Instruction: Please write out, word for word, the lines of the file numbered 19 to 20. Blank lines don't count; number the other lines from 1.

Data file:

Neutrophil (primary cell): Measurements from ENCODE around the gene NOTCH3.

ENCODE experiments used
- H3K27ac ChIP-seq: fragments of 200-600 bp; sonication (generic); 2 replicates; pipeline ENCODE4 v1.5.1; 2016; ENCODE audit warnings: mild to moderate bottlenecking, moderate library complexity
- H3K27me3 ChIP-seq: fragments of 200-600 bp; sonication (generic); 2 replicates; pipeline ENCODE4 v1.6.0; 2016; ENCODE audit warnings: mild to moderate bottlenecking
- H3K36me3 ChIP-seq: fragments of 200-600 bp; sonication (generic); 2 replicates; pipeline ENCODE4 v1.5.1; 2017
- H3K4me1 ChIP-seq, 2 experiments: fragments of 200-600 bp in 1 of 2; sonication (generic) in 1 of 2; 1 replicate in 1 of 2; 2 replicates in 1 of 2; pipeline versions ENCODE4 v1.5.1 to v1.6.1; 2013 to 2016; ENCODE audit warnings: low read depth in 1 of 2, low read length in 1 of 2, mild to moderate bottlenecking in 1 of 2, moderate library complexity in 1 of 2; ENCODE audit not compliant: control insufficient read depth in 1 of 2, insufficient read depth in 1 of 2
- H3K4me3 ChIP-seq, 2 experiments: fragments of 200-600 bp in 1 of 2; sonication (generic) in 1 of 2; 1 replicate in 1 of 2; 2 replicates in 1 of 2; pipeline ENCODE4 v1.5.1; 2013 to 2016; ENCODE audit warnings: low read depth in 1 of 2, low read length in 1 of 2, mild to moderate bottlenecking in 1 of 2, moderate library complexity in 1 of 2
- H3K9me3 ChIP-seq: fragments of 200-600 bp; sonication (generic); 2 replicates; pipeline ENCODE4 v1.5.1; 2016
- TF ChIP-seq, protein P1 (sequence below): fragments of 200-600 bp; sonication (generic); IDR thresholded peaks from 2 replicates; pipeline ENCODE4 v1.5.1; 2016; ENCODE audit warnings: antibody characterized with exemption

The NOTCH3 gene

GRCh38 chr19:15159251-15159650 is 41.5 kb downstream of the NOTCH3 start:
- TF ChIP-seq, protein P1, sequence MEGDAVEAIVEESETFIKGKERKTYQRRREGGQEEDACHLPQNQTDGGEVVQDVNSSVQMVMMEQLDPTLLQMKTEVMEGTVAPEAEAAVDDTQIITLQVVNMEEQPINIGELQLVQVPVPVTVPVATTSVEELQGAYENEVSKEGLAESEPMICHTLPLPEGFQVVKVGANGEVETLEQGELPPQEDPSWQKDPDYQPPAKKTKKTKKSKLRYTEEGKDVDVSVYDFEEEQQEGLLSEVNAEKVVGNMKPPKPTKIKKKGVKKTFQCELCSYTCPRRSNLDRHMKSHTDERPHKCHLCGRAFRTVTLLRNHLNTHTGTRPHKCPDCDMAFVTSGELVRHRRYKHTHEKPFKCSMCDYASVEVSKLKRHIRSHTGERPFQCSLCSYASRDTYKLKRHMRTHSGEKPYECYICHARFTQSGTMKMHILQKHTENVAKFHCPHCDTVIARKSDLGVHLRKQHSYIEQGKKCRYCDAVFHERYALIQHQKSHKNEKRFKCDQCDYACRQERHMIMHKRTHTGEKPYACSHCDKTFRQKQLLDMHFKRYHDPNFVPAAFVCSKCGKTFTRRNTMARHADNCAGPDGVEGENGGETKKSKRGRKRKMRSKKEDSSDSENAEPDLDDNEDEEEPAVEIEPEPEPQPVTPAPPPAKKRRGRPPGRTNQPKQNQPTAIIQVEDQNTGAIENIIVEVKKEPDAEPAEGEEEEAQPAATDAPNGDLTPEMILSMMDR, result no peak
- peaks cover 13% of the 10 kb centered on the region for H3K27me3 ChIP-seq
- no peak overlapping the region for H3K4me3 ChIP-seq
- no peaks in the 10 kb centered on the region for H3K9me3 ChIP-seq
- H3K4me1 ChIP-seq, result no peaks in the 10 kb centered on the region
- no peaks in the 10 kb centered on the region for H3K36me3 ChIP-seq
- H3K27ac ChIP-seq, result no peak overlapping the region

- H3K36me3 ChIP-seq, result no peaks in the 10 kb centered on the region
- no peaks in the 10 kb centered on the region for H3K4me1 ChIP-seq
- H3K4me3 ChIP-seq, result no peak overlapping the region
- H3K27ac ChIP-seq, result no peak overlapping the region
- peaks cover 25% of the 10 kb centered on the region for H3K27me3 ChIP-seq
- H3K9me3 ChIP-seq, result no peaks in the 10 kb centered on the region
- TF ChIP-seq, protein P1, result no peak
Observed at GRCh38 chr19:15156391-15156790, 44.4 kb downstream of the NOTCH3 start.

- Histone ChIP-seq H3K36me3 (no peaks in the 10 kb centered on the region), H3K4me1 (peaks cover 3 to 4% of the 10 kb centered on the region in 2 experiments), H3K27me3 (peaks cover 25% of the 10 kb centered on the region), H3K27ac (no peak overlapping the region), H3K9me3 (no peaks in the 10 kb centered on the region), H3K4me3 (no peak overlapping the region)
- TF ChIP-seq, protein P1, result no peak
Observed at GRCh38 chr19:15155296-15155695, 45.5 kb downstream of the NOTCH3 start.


- H3K36me3 ChIP-seq, result no peaks in the 10 kb centered on the region
- no peaks in the 10 kb centered on the region for H3K4me1 ChIP-seq